Chasing the Jazz Gone By works so well because the musicians who make up the Five Corners Quintet understand the era of jazz music they are trying to evoke, and they do so very well, without resorting to mere sonic imitation. At the same time, they provide a nice modern edge to the proceedings that could help listeners not familiar with classic jazz to overcome their fear of the music. In short, Chasin’ the Jazz Gone By has all the earmarks of a classic: music that honors and evokes the past but remains modern enough that you’ll still be listening to it a few years from now.
Five Corners’ main reedman, Timo Lassy, released his CD The Soul & Jazz of Timo Lassy, in 2007, two years after the release of Chasin’ The Jazz Gone By. For this outing, Lassy is joined by Five Corners musicians Jukka Eskola (trumpet) and Teppo Makynen (drums/percussion) as well as trombonist Mikko Mustonen of UMO Jazz Orchestra and Greek pianist Georgios Kontrafouris, whom the liner notes refer to as ‘the man with a Wynton Kelly tattoo.’
As one might expect, the sound and overall approach here aren’t terribly different than that of the Five Corners Quintet, but there are differences. Lassy’s tenor sax sound is sweet and lyrical, with enough edge to keep from sounding saccharine. Half the eight tracks here are composed by Lassy, with drummer Maykynen providing two, and the remainder being collaborations between Lassy and Maykynen.
The opener, “Early Move” is a driving swinger that would not be out of place on any number of early ‘60s Blue Note dates. Kontrafouris plays an effortlessly swinging solo that indeed reminds one of Wynton Kelly, as well as of Red Garland and maybe just a bit of early Ramsey Lewis. “Live At the Timber Yard” has a Latin flavor, with a nice voicing of trombone, trumpet, and Lassy’s tenor. “The Call” also has Latin flavorings, and Lassy unveils his deep, robust baritone sax sound. It’s great to hear Lassy on baritone, as the instrument doesn’t get nearly enough play amongst younger jazz artists. “Universal Four” slows things down a bit and allows Lassy to display a more Coltrane/Pharoah Saunders side of his musical personality, with welcome results.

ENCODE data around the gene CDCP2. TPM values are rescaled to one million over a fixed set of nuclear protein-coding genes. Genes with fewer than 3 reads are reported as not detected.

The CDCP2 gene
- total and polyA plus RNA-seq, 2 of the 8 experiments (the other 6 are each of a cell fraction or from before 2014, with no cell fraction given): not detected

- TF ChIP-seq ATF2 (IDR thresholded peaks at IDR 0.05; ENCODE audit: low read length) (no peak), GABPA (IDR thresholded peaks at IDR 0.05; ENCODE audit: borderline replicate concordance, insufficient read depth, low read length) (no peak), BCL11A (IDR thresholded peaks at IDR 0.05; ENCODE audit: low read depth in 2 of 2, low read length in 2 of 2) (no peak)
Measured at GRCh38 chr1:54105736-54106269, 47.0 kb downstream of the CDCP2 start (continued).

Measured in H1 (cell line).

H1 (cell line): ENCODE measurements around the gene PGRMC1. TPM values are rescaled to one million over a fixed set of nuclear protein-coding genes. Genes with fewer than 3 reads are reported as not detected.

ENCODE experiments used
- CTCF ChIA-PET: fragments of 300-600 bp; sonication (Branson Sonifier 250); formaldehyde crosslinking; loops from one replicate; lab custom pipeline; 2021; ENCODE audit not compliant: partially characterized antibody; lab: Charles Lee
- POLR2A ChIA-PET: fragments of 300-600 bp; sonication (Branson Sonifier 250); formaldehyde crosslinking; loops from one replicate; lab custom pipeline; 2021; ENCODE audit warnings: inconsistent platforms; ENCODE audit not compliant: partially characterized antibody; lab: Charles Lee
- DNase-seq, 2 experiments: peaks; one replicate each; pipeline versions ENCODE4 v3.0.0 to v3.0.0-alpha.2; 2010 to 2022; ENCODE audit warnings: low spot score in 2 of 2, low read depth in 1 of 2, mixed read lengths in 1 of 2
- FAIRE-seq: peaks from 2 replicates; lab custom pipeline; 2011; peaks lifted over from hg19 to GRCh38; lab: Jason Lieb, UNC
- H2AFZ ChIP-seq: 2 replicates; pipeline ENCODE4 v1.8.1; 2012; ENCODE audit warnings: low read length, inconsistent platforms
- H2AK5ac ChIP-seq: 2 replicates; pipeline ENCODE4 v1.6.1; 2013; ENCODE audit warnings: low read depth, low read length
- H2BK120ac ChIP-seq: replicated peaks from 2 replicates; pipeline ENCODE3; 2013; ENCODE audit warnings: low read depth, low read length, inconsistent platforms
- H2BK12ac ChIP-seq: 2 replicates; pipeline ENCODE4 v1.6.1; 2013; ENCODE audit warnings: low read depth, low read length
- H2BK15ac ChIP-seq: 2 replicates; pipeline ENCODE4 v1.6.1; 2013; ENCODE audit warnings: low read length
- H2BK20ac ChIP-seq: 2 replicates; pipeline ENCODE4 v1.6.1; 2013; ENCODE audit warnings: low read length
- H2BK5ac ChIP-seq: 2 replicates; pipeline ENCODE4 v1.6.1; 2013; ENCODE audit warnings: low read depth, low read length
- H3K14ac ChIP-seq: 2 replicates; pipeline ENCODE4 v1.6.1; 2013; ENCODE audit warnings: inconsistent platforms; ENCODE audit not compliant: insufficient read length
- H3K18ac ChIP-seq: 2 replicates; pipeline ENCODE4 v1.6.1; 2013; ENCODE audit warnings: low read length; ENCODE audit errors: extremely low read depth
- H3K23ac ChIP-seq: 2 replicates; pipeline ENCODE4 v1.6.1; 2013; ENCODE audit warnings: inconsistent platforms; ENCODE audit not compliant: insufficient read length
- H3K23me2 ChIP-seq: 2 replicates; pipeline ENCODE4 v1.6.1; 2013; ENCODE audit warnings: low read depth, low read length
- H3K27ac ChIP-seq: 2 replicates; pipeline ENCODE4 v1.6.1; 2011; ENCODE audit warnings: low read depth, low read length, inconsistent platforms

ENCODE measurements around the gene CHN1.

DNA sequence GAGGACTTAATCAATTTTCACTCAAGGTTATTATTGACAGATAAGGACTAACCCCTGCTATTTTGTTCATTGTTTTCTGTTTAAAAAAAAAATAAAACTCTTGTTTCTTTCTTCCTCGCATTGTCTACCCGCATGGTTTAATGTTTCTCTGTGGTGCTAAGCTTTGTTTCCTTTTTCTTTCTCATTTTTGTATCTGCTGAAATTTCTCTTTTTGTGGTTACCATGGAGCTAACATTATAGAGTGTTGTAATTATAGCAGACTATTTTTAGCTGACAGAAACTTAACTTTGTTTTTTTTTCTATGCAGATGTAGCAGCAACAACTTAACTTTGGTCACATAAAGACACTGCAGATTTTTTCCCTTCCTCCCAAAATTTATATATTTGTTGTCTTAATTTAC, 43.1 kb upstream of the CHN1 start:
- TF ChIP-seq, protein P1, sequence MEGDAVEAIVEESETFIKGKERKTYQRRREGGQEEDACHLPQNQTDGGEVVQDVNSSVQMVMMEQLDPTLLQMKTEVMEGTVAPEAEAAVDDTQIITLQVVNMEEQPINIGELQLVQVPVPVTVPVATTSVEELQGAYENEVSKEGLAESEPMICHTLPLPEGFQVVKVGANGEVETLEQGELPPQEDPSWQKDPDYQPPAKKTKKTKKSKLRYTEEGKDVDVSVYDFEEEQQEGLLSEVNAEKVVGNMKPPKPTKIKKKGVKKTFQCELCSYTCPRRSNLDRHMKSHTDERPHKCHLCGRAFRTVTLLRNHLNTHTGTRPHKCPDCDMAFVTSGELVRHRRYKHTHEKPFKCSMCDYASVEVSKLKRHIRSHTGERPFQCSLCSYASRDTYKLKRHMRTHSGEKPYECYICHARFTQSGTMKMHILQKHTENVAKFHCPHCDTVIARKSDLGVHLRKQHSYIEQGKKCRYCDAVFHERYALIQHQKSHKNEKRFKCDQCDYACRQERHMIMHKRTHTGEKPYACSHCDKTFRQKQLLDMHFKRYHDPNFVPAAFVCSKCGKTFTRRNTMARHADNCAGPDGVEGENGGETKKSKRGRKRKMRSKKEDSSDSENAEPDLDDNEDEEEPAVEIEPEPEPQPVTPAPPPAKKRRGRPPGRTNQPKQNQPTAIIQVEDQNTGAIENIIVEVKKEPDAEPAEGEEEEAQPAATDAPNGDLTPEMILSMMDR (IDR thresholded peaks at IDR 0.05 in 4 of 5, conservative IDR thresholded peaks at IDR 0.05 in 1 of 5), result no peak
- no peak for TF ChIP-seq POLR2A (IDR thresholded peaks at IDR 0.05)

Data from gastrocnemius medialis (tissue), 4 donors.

Both “Weldon” and “Sweet Spot” also display Latin beats, and Lassy adds his flute to the combination of trumpet and trombone for a nice ensemble sound. Lassy is not an ostentatious player who throws a lot of notes around. He does his thing but keeps within the boundaries of the overall sound that is being created. The ballad “Love Moan,” composed by Lassy, allows him to play a gorgeously romantic piece on baritone sax, with a sweetness not heart since Art Carney played the instrument. The album concludes with the spicy “African Rumble,” with Lassy’s tenor taking the lead while the group burns behind him.
Anyone who enjoys the small group jazz of the 1950s and 1960s, with tightly structured arrangements that allow the musicians to stretch a bit without becoming self-indulgent will definitely enjoy both Chasin’ the Jazz Gone By and The Soul & Jazz of Timo Lassy.
And in 2009 there was more Five Corners Quintet for everyone to listen to, with the release of the group’s sophomore effort, Hot Corner. The band continues to mine its signature small group jazz sound, adding some dancefloor rhythms and even bringing back Mark Murphy for a couple of tracks—“Kerouac Days In Montana” and “Come and Get Me.” Once again the music features the arrangements and studio patina of the late 1950s/early 1960s, and again the band has a winning formula.